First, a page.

Regarding cities desire to engage the public in more meaningful ways, I had the pleasure to speak with Eric Gordon, associate professor in the department of Visual and Media Arts at Emerson College where he is the founding director of the Engagement Lab.
Among other civic engagement tools, the Lab developed Community PlanIt, an online game platform designed to make engaging the public (youth and adults) in civic planning processes more fun and rewarding.
« Within a series of time-limited missions, players compete with each other to earn influence in their community to fund local projects. » explains Eric.
Contrary to coUrbanize, which gathers opinions during a long term process, Community PanIt is a 3 weeks process highly story enriched where players learn about key issues related to the topic of the engagement process, connect with each other and contribute meaningfully by suggesting solutions to problems.
Both coUrbanize and Community PanIt are powerful data collection tools that allow decision makers to analyze community input and can have a better knowledge of who is getting involved. In fact, while data from in-person meetings are often judgement-based assumptions, online platforms enable users to provide precise demographic information.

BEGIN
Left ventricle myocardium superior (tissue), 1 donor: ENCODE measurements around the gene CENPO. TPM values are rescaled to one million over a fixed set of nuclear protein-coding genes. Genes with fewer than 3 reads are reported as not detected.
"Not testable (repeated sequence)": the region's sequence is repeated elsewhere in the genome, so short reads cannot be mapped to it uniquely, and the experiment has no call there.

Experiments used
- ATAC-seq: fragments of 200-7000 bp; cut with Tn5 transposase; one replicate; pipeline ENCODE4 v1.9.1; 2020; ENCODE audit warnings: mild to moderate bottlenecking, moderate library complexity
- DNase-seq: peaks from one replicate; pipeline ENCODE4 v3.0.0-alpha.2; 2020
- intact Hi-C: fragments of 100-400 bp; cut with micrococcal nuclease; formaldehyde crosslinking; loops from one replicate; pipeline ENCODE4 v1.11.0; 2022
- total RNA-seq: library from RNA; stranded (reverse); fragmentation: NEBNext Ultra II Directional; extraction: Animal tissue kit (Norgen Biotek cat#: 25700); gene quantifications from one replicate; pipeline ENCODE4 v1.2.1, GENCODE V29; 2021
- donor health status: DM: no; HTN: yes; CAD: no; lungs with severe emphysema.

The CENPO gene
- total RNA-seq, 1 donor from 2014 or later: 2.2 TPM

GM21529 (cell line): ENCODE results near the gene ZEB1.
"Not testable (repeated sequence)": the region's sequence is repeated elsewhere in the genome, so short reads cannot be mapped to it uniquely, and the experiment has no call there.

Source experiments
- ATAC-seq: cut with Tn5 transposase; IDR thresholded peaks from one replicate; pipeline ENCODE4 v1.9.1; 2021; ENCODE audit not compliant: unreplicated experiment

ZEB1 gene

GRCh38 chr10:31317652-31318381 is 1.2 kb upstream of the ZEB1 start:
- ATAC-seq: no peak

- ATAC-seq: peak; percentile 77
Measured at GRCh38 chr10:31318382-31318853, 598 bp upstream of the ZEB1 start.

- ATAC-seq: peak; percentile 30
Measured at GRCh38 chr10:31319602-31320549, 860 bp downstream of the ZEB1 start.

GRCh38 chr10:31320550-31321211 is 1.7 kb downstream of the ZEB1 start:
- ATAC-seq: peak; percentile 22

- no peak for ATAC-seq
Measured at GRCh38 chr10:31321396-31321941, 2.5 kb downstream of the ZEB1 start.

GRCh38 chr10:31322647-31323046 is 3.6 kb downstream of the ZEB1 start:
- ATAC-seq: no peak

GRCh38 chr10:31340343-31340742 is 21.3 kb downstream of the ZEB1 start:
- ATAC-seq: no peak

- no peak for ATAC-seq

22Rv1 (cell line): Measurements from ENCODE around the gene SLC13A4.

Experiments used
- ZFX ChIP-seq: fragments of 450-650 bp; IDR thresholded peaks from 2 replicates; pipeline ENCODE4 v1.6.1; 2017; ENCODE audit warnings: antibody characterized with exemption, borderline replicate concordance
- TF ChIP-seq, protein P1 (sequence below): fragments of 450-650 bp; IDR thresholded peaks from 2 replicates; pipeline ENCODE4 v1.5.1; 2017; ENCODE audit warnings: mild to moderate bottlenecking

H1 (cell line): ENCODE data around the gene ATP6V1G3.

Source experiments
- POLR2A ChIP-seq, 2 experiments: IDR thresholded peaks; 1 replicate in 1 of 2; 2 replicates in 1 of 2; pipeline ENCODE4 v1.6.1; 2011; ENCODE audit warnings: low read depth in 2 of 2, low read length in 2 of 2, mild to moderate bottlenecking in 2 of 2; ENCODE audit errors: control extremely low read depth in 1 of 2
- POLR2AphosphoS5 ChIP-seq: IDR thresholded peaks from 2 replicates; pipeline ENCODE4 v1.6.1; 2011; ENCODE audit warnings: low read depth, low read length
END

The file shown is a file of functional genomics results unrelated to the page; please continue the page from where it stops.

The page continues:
Philadephia2035 Recap Visualization
Data collected through Detroit’s game of Community PlanIt – Detroit 24/7 – and Philadelphia’s – Philadephia2035 – showed that the majority of users is part of the generation Y and that half of them had no prior participation planning.
But data also point out that users of Philadephia2035 are mostly white and educated. And even though Detroit 24/7 attracted over 50% African American players, it didn’t quite match to demographic, as the city is about 80% African American.
If online civic tools facilitate trust-building between citizens and governments, engaging marginalized communities in planning processes continues to be a challenge for municipalities.
Eric outlined that governments often don’t have appropriate capacity to bring people from diverse backgrounds into the system, which fundamentally corresponds to community organizers’ work.
“More generally, cities are spending millions of dollars in public engagement consultancy on a regular basis while they should be building their internal capacity. But they are not given the resources required to make that happen.”
Drawing on this, Eric Gordon is currently leading the City Accelerator‘s cohort on Local Government Engagement in order to generate best practices around community engagement among participating cities and to produce resources valuable to all municipal governments in the country.